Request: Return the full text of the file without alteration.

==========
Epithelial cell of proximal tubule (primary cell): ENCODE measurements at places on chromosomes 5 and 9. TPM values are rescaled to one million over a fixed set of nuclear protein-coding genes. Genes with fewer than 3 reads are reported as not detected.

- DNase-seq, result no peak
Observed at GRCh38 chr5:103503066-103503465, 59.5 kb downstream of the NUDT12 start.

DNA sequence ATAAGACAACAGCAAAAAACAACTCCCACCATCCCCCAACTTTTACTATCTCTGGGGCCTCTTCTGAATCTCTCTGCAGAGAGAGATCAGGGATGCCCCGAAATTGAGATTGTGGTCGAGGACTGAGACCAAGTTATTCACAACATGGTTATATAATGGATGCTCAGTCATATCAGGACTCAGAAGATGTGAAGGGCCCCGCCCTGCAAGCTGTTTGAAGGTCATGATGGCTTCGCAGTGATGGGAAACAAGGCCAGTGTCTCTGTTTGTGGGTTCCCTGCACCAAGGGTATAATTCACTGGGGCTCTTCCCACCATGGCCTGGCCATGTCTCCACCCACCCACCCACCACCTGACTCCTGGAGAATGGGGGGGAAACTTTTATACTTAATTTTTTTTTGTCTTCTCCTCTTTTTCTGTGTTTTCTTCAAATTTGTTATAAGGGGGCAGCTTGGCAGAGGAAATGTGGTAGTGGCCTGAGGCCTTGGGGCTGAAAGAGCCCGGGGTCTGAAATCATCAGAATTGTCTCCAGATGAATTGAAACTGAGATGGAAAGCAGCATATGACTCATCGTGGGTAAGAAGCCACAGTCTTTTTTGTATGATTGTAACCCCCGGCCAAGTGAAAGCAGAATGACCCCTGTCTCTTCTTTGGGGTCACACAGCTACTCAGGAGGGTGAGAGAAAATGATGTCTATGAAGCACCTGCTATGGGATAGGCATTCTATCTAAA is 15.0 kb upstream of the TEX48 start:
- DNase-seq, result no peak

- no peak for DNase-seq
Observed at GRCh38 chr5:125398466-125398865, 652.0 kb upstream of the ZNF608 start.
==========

Epithelial cell of proximal tubule (primary cell): ENCODE measurements at places on chromosomes 5 and 9. TPM values are rescaled to one million over a fixed set of nuclear protein-coding genes. Genes with fewer than 3 reads are reported as not detected.

- DNase-seq, result no peak
Observed at GRCh38 chr5:103503066-103503465, 59.5 kb downstream of the NUDT12 start.

DNA sequence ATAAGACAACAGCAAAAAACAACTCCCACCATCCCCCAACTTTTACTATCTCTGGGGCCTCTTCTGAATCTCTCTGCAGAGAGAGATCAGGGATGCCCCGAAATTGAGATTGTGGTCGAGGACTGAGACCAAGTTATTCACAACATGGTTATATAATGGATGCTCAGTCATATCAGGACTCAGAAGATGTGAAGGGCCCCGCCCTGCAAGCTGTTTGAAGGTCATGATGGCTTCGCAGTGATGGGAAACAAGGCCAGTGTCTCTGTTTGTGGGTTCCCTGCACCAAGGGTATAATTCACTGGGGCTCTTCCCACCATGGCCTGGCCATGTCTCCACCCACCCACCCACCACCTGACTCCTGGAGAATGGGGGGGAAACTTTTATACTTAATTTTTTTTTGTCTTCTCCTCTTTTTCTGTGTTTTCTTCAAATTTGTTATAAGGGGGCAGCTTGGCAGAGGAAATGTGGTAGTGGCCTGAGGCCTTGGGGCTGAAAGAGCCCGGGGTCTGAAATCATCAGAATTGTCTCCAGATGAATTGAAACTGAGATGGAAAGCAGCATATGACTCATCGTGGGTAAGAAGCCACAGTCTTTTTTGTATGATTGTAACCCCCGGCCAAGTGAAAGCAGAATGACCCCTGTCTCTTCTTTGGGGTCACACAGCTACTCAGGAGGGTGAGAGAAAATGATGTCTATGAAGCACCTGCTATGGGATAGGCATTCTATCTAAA is 15.0 kb upstream of the TEX48 start:
- DNase-seq, result no peak

- no peak for DNase-seq
Observed at GRCh38 chr5:125398466-125398865, 652.0 kb upstream of the ZNF608 start.